Therefore, operating leverage depicts how a firm can use operating costs to cause changes to sales, which increases its profitability. It shows how sales change as a result of changes in fixed operating income. A high amount of operating leverage shows a high amount of fixed costs which negatively impacts operating profit and increases these operating profits.

  • Combined Leverage

It shows the relationship between changes in sales and variation in taxable income if a change in sales results in a bigger change in taxable income, then implementing such changes may not add value to the business.

How Financial Leverage Is Measured

You can measure financial leverage in many ways. However, the most common measures are:

  • Debt ratio – it compares a business’s debts to total assets. It shows the value of the asset that is financed by debts.
  • The debt-equity ratio compares the debt to the business equity. It shows how the owners’ equity finances the debt.
  • Interest coverage ratio- it shows how the profits relate to interest. It simply shows how many times the available profit can pay off the debts. If the ratio is high, it depicts a high interest-paying capacity.

Risks of Financial Leverage

Financial leveraging is a risky affair since it multiplies losses. A company that engages in excessive borrowing faces bankruptcy during downturn times. So, when evaluating an investment strategy, you must evaluate the nature of the leverage you use.

Thus, financial leverage shows how the business is using borrowed funds to purchase its assets. The move can increase potential returns or potential losses.

An asset financed by borrowing should have a certain cash flow. If the cash flow is uncertain, it is risky and, thus, may result in larger losses. So, any prudent investor should seek assets with certain returns to help reduce risks.

When Do You Use Financial Leverage?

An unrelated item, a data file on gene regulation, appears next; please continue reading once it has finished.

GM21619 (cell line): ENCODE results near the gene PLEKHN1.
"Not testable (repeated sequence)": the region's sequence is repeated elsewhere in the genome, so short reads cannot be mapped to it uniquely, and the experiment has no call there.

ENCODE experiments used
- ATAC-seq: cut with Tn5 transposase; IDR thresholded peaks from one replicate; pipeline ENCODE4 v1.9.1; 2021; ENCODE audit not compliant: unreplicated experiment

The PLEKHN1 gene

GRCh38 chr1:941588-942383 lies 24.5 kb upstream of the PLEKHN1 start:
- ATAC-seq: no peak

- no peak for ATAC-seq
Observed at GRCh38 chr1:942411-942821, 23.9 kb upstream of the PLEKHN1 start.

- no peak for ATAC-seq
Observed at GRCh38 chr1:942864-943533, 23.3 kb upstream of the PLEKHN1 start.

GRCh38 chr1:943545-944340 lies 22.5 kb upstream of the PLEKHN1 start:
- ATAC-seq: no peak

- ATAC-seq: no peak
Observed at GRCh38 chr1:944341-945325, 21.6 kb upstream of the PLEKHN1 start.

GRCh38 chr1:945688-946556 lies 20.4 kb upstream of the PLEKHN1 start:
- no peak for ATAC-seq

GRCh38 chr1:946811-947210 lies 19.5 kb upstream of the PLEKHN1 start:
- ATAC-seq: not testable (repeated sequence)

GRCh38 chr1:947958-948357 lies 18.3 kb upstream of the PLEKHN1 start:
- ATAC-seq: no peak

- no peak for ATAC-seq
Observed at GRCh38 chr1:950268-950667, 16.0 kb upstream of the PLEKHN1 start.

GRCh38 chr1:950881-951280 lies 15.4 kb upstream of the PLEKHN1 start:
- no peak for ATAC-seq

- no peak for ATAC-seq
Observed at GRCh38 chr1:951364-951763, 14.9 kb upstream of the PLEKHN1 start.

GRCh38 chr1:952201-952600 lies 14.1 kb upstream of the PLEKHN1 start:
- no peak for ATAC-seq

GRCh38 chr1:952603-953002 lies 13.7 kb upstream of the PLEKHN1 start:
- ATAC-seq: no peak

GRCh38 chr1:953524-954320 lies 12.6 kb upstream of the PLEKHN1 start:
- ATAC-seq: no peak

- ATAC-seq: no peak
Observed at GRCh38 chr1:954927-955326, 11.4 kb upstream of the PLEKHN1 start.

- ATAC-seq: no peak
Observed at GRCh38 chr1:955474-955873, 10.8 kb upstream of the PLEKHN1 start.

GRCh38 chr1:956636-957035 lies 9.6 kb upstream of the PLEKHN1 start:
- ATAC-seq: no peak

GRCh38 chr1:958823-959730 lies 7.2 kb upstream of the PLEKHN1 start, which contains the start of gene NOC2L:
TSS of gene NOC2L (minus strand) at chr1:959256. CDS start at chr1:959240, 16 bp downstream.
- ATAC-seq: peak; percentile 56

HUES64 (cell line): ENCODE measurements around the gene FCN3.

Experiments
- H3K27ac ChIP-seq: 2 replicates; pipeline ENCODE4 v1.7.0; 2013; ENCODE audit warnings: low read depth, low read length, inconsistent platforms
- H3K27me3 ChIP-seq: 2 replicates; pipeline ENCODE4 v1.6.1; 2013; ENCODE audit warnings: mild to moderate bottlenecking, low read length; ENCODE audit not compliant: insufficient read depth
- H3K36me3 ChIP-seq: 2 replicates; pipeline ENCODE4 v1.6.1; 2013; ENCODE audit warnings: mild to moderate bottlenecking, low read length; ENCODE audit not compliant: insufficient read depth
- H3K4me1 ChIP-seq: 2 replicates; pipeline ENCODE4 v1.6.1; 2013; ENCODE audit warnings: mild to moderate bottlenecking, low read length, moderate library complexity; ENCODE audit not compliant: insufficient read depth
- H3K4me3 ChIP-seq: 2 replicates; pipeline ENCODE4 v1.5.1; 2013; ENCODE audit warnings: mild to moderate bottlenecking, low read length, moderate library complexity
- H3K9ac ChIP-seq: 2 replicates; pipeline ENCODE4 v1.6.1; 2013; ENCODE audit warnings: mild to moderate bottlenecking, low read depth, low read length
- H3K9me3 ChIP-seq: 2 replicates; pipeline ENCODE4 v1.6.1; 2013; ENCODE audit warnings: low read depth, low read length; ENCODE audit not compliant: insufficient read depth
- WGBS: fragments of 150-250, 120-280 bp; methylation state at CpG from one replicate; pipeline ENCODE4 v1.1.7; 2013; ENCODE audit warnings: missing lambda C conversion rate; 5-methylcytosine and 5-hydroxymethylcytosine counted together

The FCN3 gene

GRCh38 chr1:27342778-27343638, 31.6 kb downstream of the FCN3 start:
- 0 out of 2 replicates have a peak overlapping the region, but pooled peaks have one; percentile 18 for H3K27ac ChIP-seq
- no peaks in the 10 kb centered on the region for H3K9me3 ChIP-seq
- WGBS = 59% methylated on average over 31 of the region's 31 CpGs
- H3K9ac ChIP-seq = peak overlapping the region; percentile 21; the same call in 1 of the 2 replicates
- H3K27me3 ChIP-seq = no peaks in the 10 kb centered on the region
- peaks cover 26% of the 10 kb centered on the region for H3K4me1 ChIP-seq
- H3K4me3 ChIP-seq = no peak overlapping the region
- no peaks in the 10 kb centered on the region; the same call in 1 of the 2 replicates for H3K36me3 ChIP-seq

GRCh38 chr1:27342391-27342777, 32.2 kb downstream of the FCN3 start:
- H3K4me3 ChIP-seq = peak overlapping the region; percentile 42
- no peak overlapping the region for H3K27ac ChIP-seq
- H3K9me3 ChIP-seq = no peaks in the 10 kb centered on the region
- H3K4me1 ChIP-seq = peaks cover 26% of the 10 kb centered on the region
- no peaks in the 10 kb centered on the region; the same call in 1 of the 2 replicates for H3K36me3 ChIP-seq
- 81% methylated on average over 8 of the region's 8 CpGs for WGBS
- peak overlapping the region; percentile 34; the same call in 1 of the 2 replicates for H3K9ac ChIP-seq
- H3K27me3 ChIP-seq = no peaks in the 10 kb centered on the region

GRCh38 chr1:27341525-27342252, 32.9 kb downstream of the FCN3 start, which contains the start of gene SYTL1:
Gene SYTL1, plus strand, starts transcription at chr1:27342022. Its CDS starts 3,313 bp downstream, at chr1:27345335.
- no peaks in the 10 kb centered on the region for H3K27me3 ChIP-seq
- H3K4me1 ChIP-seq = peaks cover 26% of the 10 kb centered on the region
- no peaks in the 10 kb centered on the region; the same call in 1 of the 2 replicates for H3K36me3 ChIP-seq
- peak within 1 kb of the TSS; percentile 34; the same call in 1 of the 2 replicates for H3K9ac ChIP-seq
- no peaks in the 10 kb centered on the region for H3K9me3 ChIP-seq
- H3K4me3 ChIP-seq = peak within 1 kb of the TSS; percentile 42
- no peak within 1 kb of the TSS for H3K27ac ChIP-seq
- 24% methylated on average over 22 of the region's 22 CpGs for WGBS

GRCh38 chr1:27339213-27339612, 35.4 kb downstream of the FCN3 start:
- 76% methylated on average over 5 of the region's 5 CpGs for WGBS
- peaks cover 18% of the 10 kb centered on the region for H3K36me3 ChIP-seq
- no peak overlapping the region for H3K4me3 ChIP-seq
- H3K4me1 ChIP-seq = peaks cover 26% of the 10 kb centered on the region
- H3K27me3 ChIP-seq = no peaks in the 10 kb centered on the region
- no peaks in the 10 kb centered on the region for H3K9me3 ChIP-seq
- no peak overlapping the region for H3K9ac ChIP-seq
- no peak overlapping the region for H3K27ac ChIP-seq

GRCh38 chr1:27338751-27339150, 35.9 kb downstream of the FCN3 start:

You may consider using financial leverage when the debt incurred can generate more returns than the expenses you pay servicing it. So instead of acquiring more equity capital that reduces the earning per share of the existing shareholders, a firm will be better off using financial leverage.

As a result, investors should only use leverage when they want to multiply their asset’s purchasing power. Also, they may use it when they want to finance their assets. For instance, it does not make sense to issue new stocks whenever a company wants funds to spend on business operations. Doing so reduces the shareholders’ value.

What Is a Good Financial Leverage Ratio?

A good financial leverage ratio should be less than 1. If it is more than that, it could be quite risky. Why? Because lenders will not want to associate with a company whose financial leverage ratio is greater than the aforementioned number. Note that when the ratio is higher than 2, it is an alarm and a major cause of concern. Therefore, an ideal leverage ratio may vary, but anything less than 1 is great.

But again, the financial leverage ratio varies and will depend on the specific ratio referred to. For instance, some ratios should always be high. Thus, a high-interest coverage ratio is better.

However, when the debt-to-equity ratio is below 1.0 it indicates that a business has a low debt compared to its equity. On the other hand, a ratio of 1.0 implies that the company’s equity and debt are the same. A ratio of about 0.5 is a good one and shows that the company’s assets are twice as much as its liabilities.

However, leverage in finance is always difficult. Further, a desirable finance leverage ratio is relative. So, it may not be easy to conclude that the ratio is good since its interpretation depends on many factors. Some of the most important factors are the size of the company, its scale of operation, the industry in which the firm is, and how mature the company is.

Overall, a firm should always strive to have a good combination of financial and operating leverage.